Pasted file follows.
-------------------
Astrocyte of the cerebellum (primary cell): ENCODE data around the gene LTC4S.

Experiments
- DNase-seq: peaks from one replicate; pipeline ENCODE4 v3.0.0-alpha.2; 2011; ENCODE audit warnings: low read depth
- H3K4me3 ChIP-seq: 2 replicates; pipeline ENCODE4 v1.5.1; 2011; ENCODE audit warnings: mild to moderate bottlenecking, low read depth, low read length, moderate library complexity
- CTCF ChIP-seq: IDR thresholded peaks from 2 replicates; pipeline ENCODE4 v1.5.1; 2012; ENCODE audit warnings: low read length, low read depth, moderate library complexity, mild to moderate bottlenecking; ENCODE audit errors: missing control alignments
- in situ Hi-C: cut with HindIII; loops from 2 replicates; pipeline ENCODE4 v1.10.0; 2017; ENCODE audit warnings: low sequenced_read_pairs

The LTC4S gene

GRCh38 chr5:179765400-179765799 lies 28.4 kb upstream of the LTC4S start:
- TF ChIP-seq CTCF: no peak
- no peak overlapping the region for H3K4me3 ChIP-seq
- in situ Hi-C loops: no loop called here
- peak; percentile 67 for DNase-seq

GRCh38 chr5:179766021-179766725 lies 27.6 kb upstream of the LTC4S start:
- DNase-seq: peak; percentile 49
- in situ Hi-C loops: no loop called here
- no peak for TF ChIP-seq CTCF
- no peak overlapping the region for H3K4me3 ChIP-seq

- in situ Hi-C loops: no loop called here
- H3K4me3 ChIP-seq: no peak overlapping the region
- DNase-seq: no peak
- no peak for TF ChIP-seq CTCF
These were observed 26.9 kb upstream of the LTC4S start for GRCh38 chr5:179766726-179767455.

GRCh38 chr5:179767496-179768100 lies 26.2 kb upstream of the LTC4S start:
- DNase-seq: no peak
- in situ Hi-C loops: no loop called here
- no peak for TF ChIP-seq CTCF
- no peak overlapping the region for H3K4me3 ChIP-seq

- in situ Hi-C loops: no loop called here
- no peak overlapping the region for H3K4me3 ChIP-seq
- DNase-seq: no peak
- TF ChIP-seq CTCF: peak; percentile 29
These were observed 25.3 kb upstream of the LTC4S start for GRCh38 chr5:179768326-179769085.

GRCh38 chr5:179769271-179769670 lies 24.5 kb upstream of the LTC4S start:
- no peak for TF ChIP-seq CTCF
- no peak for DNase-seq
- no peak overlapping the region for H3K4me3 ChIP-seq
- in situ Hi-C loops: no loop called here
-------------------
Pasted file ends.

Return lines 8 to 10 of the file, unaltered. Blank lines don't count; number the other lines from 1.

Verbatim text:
GRCh38 chr5:179765400-179765799 lies 28.4 kb upstream of the LTC4S start:
- TF ChIP-seq CTCF: no peak
- no peak overlapping the region for H3K4me3 ChIP-seq